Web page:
Some things never change. The most important high school social event is still the prom, and it is still all about the dress.

Some things never change. The most important high school social event is still the prom, and it is still all about the dress.

What has changed is that girls who cannot afford to buy a dress can get one free, thanks to an organization called Fairy Goodmothers, which annually opens Cinderella's Closet to girls in need of prom dresses.

This year, up to 1,000 girls are expected to walk through the doors of Cinderella's Closet Boutique at Worthington Square.

Located this year in the former Gap store, the boutique is filled with colorful dresses and accessories, all ready to be taken home and worn out on the town.

Girls will chose from dresses sized 0 to 32, all arranged and hanging on racks, lined up by size and color.

There are long, frothy pink and blue dream dresses; slinky, strapless numbers; short, sophisticated black off-the- shoulder dresses. And lots of beading, sequins, and embroidery.

The dresses are free, as are the jewelry, shoes, bags, even scarves needed to finish the outfit.

Doors will open at 9 a.m. this Saturday, April 2. Girls are expected to line up as early as 3 a.m. Numbers for entry are handed out at 6 a.m.

The boutique will also be open Monday, April 4, 3 to 7 p.m.; Saturday, April 9, 9 a.m. to 2 p.m.; and Monday, April 11, 3 to 7 p.m.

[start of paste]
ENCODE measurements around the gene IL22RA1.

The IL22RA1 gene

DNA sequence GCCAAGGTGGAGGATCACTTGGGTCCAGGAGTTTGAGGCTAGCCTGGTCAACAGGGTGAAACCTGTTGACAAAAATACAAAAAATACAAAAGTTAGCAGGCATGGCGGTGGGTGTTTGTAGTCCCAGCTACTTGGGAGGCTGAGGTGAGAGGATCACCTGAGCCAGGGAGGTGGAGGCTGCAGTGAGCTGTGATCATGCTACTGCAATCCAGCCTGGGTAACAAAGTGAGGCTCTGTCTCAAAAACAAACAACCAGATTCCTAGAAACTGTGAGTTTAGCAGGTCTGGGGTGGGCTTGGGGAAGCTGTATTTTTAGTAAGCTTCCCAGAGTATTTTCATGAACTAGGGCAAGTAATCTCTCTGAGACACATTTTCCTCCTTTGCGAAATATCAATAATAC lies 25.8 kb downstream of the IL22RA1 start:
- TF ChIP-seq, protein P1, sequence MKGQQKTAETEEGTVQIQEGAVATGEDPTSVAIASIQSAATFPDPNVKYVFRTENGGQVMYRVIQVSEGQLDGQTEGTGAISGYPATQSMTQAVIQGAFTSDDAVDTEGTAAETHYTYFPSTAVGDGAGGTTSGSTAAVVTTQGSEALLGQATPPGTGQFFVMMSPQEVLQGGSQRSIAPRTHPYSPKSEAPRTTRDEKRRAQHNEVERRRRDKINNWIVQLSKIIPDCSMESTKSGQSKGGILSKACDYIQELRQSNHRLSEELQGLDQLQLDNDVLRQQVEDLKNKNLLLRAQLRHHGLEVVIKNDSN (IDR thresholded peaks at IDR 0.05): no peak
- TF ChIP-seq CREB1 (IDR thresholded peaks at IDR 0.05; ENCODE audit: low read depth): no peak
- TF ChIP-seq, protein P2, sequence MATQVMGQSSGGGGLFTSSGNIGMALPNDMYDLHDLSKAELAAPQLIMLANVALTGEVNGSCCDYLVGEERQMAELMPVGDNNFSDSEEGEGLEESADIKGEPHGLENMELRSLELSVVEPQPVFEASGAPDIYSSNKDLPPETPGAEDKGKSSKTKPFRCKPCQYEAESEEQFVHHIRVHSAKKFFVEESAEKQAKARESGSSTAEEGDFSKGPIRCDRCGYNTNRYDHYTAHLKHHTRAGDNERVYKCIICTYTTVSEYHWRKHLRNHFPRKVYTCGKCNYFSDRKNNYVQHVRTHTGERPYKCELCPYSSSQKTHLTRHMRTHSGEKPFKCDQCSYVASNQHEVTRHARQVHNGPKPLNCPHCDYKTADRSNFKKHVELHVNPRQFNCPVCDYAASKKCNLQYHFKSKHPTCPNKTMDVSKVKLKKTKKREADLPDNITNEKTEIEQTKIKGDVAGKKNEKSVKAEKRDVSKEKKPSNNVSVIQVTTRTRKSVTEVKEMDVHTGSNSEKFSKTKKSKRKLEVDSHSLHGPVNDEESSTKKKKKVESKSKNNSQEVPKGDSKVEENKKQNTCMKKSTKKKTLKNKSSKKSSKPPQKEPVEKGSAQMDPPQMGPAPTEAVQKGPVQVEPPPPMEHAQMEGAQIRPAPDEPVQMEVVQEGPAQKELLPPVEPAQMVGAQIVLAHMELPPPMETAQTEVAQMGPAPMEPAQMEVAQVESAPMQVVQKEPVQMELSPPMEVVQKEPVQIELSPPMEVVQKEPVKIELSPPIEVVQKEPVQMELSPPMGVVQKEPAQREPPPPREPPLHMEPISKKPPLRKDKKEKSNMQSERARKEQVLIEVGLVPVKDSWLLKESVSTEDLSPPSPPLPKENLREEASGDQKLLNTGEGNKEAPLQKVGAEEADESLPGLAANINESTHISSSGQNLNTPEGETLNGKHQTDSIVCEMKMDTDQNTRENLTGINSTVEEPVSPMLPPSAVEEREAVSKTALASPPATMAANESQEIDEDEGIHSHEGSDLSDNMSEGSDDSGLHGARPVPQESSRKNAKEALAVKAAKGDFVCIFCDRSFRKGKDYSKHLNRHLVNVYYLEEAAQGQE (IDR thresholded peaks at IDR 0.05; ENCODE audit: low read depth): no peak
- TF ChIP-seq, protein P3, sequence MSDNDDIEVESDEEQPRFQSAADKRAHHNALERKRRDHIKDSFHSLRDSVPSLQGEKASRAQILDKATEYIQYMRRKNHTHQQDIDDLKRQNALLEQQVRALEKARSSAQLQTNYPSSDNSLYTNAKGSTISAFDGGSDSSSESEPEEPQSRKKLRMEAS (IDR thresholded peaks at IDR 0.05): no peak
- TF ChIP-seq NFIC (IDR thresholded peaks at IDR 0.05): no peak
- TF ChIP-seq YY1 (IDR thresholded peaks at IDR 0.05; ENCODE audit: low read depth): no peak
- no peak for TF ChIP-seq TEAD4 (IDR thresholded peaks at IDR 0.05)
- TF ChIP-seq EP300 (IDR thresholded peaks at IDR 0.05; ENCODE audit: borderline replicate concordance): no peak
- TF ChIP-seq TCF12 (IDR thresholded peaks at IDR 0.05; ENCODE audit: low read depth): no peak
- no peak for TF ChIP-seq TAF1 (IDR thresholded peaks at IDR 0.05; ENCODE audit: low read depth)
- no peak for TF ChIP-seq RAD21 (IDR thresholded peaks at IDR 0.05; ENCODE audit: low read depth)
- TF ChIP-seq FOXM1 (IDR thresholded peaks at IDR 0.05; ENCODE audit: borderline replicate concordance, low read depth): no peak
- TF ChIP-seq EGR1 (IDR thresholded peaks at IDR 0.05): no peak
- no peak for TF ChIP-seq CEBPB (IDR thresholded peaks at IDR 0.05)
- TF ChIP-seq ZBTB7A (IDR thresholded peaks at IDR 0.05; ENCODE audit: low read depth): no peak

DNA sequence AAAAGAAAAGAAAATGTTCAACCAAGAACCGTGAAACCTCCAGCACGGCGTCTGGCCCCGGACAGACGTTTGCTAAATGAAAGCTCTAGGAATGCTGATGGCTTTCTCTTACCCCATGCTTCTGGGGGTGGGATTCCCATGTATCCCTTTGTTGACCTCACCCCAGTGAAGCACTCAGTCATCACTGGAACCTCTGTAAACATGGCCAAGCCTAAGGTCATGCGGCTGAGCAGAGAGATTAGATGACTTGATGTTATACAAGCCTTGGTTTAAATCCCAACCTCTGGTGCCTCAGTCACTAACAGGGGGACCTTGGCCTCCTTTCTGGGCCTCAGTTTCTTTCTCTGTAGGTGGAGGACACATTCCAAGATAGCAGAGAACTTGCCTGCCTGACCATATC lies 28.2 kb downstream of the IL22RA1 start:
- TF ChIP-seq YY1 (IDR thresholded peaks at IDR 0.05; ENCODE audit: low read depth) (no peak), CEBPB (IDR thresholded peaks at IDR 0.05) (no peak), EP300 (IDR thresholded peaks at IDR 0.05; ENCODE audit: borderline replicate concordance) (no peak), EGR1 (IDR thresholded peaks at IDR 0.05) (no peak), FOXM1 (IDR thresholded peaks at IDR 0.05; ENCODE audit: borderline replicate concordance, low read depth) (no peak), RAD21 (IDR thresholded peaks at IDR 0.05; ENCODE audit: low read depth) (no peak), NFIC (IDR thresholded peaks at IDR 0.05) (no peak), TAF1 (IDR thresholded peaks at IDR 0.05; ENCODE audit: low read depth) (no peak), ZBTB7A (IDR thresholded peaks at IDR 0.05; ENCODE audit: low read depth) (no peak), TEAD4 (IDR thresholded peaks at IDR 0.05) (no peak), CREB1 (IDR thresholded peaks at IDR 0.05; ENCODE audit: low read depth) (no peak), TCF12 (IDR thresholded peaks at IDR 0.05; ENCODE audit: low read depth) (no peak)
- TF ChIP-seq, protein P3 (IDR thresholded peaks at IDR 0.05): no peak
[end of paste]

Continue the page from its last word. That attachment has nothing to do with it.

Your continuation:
Girls are assigned personal shoppers, and no one is admitted until a shopper is available. That holds off the mob potential.

Girls can try on several dresses, make their choices, then add accessories.

"We try to make it feel like a boutique shopping experience for the girls," said Fairy Goodmother chairman Jill Fergus. Last year, more than 800 dresses were given away, and only a handful of girls did not find what they wanted. One thousand dresses are ready to go this year.

Girls need only show a valid high school identification card. No proof of economic need will be required.

Many of the girls come from Columbus, and from other districts as far away as Chillicothe and Akron. More and more, the girls come from Worthington, Dublin, Olentangy and other suburbs.

"Hard times impact everybody," Fergus said.

Most of the dresses are donated by girls and their mothers. They come in all year round, and are stored at the mall, though the organization is working with a moving company considering helping out.

A few stores also donate dresses or jewelry, and Fairy Goodmothers holds fundraisers to collect enough money to add to inventory.

They must buy several larger sized dresses, which are in high demand. A company sells larger sized dresses valued at $300 to $400 for $30 each.

Fairy Goodmothers was founded seven years ago when five central Ohio friends were on a shopping trip to Chicago. They heard about that city's Glass Slipper project, and decided to start a similar organization in Columbus.

This will be the sixth annual Cinderella's Closet, and the third held at Worthington Square.